More families appeal over autism provision
More parents of children with autism in England are taking legal action against their local authority, because they do not think their needs are being met.
The number of appeals lodged at special educational needs and disability tribunals rose by a third last year.
The National Autistic Society (NAS) says local councils "continually underestimate" the impact of autism.
The Local Government Association says recent changes to special educational needs assessments will reduce disputes.
Government figures show there was a 33% rise in the number of autism related appeals lodged at the special educational needs and disability tribunal (SEND) in 2013-2014, compared with the previous school year.
Parents of children with all types of special needs lodged a total of 4,069 appeals to the SEND tribunal system in England in the school year 2013-14, up from 3602 the year before, an increase of 13%. Of these, 1,633 were autism-related - up from 1,231 in 2012-13.
The NAS believes the figures are worrying, and might suggest local councils are using the tribunal process as a "rear-guard action" to protect shrinking budgets.
The Local Government Association said recent changes to the way special educational needs (SEN) are assessed should make it easier to resolve disagreements without parents having to go to court.
The Department for Education says councils must ensure all children, including those with autism, are educated in a place which meets their needs.
A DfE spokesman: "These findings are prior to our far-reaching reforms in the Children and Families Act came into force.
"The new law is designed to radically improve support for young people - and over time we expect this to reduce the number of complaints."
Dan Leighton, Policy Officer at the NAS, told BBC 5 Live Breakfast: "Getting the right support can be expensive, but it can make all the difference between a young person developing and flourishing, and their progress plummeting.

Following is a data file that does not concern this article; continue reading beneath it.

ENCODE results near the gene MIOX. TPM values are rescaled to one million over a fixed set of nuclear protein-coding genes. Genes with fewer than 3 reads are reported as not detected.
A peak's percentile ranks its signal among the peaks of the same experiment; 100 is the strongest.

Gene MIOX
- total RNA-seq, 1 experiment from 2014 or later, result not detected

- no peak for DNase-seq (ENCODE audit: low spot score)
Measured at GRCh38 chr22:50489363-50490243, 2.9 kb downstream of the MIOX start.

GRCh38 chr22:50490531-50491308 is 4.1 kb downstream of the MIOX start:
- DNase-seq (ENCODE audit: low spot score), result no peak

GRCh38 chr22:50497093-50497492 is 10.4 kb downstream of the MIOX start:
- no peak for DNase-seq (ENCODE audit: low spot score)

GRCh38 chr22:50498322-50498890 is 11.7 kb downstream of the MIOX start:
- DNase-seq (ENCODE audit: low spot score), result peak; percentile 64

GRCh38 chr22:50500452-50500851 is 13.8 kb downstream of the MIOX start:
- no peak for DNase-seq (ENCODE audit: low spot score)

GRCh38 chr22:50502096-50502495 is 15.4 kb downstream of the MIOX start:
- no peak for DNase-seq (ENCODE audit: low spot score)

"Many parents tell us their life is turned into an ongoing battle with the school, or local authority. It's only the most tenacious that are able to make it through the system.
"The vast majority of cases are conceded by the local authority before they make it to tribunal. Of those that did go through last year, 83% were decided in favour of the parents."
Malcolm and Jane Howitt from Cumbria have been through two appeals over their 16-year-old son, who is profoundly autistic.
The family first went through a tribunal over specialist therapy in 2003 and were successful. They were scheduled to go to a second tribunal over a school place last autumn, but the local authority backed down a few days before.
The Howitts spent over £20,000 on fees for the two appeals.
"We knew we had the evidence to take to tribunal, which gave us strength", said Mrs Howitt.
"It was stressful, but you just keep going, knowing what you want for your child's needs. It was utter relief when we got what we wanted."
Cumbria County Council told the BBC that the number of appeals tribunals it was involved in over the past five years was almost half the national average.
But the authority acknowledges there were "specific gaps in provision for autism", and last year decided to invest heavily in developing new specialist provision.